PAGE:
Which mattered more--Barack Obama's midsummer ad blitz or the election year's economic growth? How many voters actually changed their minds--and was it ever enough to sway the outcome? The Gamble answers important questions like these by looking at the interplay between the candidates' strategic choices--the ads, speeches, rallies, and debates--and the chance circumstances of the election, especially the economy. In the Republican primary, the book shows, the electioneering and the media's restless attention did matter, producing a string of frontrunners. But when Obama and Mitt Romney finally squared off in the general election, there were few real game-changers. The candidates' billion-dollar campaigns were important but largely cancelled each other out, opening the way for Obama to do what incumbents usually do when running amid even modest economic growth: win.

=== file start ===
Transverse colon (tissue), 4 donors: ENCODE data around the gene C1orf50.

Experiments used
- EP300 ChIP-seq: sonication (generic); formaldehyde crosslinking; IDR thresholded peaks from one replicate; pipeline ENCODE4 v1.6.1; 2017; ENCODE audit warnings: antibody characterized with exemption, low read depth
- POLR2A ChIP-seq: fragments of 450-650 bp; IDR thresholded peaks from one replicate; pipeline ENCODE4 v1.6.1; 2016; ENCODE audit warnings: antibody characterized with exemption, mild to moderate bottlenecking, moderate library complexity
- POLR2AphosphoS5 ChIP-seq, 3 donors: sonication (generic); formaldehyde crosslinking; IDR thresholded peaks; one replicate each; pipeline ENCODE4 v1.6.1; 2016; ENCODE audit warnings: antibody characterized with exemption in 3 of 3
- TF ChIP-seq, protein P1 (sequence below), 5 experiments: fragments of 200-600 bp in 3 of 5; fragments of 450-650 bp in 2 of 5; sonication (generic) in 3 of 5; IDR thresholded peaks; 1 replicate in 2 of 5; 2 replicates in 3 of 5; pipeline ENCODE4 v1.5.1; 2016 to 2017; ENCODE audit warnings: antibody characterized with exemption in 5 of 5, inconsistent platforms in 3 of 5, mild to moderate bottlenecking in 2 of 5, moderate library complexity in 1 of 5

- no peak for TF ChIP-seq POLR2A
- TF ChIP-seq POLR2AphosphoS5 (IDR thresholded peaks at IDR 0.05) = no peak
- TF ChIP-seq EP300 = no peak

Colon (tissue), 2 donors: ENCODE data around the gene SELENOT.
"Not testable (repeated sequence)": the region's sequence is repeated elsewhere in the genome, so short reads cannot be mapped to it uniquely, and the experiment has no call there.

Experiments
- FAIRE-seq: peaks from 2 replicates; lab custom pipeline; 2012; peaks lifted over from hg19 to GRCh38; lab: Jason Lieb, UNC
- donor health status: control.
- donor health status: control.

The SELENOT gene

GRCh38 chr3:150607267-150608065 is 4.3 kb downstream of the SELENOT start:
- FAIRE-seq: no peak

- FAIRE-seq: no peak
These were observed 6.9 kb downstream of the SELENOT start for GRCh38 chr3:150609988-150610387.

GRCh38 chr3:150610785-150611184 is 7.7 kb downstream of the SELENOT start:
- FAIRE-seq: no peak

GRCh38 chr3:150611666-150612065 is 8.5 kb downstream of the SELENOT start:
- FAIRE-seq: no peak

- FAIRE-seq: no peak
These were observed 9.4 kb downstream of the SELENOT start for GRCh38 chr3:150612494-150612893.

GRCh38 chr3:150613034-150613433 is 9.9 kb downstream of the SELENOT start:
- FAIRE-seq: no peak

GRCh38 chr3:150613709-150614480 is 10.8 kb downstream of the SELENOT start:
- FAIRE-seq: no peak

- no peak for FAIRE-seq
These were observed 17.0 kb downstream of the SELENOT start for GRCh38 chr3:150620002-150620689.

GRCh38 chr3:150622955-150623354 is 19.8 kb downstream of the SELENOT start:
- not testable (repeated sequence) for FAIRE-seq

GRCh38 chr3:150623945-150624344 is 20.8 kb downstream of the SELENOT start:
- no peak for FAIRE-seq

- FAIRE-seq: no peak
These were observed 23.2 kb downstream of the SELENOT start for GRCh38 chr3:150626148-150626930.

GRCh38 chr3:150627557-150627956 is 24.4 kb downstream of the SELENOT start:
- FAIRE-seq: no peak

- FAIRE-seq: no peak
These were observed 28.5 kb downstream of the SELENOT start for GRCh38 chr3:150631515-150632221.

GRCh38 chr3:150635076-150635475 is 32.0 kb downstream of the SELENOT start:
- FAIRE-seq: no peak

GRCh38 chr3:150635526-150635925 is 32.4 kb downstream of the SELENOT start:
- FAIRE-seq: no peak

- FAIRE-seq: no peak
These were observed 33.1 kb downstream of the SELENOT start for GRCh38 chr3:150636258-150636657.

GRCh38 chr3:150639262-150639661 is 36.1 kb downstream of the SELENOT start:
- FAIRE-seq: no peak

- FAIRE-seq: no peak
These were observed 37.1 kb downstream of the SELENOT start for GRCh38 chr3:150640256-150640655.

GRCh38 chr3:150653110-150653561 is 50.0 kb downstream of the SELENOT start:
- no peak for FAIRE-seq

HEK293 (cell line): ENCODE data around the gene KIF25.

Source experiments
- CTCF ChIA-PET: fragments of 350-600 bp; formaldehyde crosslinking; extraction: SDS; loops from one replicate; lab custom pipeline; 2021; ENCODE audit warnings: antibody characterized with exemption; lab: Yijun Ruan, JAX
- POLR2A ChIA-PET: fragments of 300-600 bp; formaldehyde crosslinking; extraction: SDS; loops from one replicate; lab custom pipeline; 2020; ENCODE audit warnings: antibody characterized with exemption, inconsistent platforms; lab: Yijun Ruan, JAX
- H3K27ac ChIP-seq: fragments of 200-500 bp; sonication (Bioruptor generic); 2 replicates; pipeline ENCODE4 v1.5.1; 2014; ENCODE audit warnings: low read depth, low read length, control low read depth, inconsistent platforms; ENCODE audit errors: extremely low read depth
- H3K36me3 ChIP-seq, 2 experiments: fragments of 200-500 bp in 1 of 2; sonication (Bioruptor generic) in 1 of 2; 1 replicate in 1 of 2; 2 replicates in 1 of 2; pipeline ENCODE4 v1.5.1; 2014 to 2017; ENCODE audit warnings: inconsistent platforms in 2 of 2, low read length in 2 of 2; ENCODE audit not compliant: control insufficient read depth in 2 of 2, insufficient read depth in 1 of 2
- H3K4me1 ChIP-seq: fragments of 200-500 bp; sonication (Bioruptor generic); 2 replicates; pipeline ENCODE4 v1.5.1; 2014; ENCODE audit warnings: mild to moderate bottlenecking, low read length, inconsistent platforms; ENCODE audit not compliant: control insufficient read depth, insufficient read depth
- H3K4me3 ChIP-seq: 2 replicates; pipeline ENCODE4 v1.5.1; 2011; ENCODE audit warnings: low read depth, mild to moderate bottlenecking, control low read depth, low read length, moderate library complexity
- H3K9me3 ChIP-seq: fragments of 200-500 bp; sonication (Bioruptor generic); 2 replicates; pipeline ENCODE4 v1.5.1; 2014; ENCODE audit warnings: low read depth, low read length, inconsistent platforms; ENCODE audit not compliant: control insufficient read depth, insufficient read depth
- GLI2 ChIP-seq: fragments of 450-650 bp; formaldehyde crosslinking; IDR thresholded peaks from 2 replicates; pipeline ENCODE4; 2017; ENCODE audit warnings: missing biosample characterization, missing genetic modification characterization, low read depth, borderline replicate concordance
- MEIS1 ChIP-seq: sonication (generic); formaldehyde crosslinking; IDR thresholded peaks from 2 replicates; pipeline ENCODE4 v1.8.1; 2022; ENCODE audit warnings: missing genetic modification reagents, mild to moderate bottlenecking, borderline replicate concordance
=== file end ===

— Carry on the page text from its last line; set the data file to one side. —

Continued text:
An election book unlike any other, The Gamble is a must-read for political junkies, analysts, journalists, consultants, and academics.
Vavreck examines the past sixty years of presidential elections and offers a new theory of campaigns that explains why electoral victory requires more than simply being the candidate favored by prevailing economic conditions. Using data from presidential elections since 1952, she reveals why, when, and how campaign messages make a difference--and when they can outweigh economic predictors of election outcomes.
The Message Matters does more than show why candidates favored by the economy must build their campaigns around economic messages. Vavreck's theory also explains why candidates disadvantaged by the economy must try to focus their elections on noneconomic issues that meet exacting criteria--and why this is so hard to do.